James Adomian on Being a Gay Armenian

In a 2013 interview with Serial Optimist, comedian and actor James Adomian spoke about being a quarter Armenian. In the excerpt below, he speaks about identifying as a gay Armenian, and why he feels deeply connected with his culture, despite only being a quarter Armenian.


Serial Optimist: So what was life like in your formative years? I know a thing or two about being an Armenian-American (Is that Greek?) but I’m totally clueless about growing up a gay man.

James Adomian: I’m a quarter Armenian, so while I don’t really look Armenian to most people, the struggle of the Armenian people is very important to me, and I follow Armo news pretty closely. Some might think that it’s weird or crazy or offensive that I identify as both gay and Armenian, but I think most people’s identity comes from a rich, complex tapestry of influences. I’m very proud of my evolving life and where I’ve come from – I can’t stop being me, but I can jump into it and enjoy it as long as it lasts.

I think most of the country still has no clue what an Armenian is anyway. They’ve been pummeled to death with idea that we are all like the Kardashians. Help us!

Armenians get unfairly maligned by a lot of Americans. I grew up in Los Angeles, and it still bothers me that Armenians are frequently a very easy target – for some reason we’re on the OK list for hacky racist jokes. I’m closer with second- and third-generation Armenians than with more recent immigrants, but I really love hunkering down with my Armo friends for chess and coffee and talking politics. Armenians may like to argue, but we are a very intelligent, capable and talented people who have survived horrific tragedies in our recent history. When you try to explain the Armenian Genocide to some white Americans, how they choose to hear it is, “Yeah, yeah, some jackoffs from Jackoffistan had a little problem a million years ago back in Babylon or something. “The truth is that the Armenian people were targeted for extinction by Turks only about a hundred years ago, and the Turks were largely successful, so all the Armenians alive today, including part-Armenians like me, live with that post-apocalyptic trauma forever on their minds.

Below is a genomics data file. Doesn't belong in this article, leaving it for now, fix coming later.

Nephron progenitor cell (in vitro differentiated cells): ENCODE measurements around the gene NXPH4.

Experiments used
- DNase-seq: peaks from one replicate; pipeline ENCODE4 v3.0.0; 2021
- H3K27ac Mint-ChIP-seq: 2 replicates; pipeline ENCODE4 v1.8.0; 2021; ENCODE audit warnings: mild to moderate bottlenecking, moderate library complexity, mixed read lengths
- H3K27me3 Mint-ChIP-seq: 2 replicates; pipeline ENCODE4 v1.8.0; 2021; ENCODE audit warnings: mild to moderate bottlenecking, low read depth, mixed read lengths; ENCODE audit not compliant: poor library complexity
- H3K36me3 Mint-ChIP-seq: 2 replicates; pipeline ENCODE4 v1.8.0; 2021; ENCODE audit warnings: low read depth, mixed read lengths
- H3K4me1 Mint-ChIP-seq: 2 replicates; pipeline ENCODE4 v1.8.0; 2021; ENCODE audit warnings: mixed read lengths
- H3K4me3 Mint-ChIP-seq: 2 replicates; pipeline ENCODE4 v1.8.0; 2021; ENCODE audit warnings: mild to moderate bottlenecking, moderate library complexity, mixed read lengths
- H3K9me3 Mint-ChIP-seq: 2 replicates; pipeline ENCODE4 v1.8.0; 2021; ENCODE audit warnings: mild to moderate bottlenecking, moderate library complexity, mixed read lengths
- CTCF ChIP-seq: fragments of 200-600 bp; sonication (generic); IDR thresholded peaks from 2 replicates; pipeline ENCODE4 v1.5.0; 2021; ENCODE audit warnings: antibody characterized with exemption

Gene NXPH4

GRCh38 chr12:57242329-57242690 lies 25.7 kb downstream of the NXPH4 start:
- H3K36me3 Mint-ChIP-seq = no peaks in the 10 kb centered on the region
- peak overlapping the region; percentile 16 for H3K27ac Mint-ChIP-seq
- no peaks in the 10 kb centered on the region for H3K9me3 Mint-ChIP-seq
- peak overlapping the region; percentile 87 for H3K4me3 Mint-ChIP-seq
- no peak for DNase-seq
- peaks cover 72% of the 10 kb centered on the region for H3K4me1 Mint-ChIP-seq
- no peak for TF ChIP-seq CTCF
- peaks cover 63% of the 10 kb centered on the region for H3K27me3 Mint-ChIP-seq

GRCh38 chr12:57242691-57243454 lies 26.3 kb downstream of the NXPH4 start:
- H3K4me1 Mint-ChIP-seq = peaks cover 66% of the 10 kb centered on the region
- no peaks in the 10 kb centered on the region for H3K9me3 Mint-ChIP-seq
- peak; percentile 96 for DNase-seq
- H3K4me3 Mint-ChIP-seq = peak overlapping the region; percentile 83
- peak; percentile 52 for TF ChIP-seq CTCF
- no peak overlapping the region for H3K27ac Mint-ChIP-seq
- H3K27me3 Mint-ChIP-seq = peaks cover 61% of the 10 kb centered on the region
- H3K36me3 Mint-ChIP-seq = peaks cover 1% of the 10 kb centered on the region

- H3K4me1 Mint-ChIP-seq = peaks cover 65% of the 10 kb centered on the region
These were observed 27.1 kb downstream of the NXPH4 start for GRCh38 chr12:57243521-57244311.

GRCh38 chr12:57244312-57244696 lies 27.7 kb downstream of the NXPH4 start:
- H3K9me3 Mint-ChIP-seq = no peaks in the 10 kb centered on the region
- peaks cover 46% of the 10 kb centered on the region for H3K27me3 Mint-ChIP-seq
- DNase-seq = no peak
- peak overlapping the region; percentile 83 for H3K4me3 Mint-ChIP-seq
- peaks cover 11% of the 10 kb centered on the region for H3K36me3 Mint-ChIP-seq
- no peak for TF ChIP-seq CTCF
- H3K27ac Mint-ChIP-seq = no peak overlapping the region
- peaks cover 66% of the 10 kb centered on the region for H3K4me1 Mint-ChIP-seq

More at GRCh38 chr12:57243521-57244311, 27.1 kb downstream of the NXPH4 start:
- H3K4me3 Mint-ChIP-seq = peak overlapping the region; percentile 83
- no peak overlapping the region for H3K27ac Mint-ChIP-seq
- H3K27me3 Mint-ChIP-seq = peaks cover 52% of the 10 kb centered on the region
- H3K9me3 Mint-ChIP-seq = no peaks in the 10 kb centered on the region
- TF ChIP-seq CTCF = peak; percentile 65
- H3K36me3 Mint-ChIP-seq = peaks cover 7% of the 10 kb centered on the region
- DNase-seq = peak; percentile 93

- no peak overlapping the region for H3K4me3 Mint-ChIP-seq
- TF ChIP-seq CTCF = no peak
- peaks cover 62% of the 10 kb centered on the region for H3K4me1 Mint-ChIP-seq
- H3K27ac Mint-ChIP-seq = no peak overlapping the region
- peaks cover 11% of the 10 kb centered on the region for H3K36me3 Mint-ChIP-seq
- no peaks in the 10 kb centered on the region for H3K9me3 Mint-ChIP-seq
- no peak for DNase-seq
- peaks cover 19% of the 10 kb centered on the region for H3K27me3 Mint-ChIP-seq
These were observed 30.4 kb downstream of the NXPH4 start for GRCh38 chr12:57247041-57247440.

The full interview can be found here.